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Conceited Alarms Of Dennis

John Dennis, the dramatist, had a most extravagant and enthusiastic

opinion of his tragedy of Liberty Asserted. He imagined that there

were in it some strokes on the French nation so severe, that they would

never be forgiven; and that, in consequence, Louis XIV. would never make

peace with England unless the author was given up as a sacrifice to the

national resentment. Accordingly, when the congress for the negotiation

of the Peace of Utrecht was in contemplation, the terrified Dennis waited

on the Duke of Marlborough, who had formerly been his patron, to entreat

the intercession of his Grace with the plenipotentiaries, that they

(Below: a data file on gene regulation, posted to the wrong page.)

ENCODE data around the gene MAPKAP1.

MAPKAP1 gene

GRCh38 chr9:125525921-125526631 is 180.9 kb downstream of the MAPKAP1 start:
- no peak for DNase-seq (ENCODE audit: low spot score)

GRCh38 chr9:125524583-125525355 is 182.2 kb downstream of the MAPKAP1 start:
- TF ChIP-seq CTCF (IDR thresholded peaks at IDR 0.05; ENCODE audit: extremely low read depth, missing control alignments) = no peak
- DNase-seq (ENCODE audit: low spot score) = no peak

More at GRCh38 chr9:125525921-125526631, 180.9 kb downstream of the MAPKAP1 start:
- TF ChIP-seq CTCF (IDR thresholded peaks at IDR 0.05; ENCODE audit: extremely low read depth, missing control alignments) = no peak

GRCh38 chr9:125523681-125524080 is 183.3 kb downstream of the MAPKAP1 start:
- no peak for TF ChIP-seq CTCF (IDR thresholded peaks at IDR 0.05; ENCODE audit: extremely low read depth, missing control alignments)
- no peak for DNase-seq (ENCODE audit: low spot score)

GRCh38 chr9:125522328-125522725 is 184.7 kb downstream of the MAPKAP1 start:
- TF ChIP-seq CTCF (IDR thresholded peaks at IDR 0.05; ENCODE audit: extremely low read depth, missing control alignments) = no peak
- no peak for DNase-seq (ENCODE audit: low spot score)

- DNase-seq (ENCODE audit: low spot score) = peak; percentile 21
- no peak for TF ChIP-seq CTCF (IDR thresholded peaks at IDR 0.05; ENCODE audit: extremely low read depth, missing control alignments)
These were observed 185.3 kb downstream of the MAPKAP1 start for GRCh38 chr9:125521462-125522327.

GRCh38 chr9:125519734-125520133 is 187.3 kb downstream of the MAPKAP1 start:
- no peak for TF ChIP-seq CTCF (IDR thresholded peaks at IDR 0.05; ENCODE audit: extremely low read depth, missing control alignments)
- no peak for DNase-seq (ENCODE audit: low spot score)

should not consent to his surrender to France being made one of the

conditions of the treaty. The Duke gravely told the dramatist that he

was sorry to be unable to do this service, as he had no influence with

the Ministry of the day; but, he added, that he thought Dennis' case

not quite desperate, for, said his Grace, "I have taken no care to get

myself excepted in the articles of peace, and yet I cannot help thinking

that I have done the French almost as much damage as Mr. Dennis himself."

At another time, when Dennis was visiting at a gentleman's house on

the Sussex coast, and was walking on the beach, he saw a vessel, as he

imagined, sailing towards him. The self-important timidity of Dennis

saw in this incident a reason for the greatest alarm for himself, and

distrust of his friend. Supposing he was betrayed, he made the best

of his way to London, without even taking leave of his host, whom he

believed to have lent himself to a plot for delivering him up as a

captive to a French vessel sent on purpose to carry him off.

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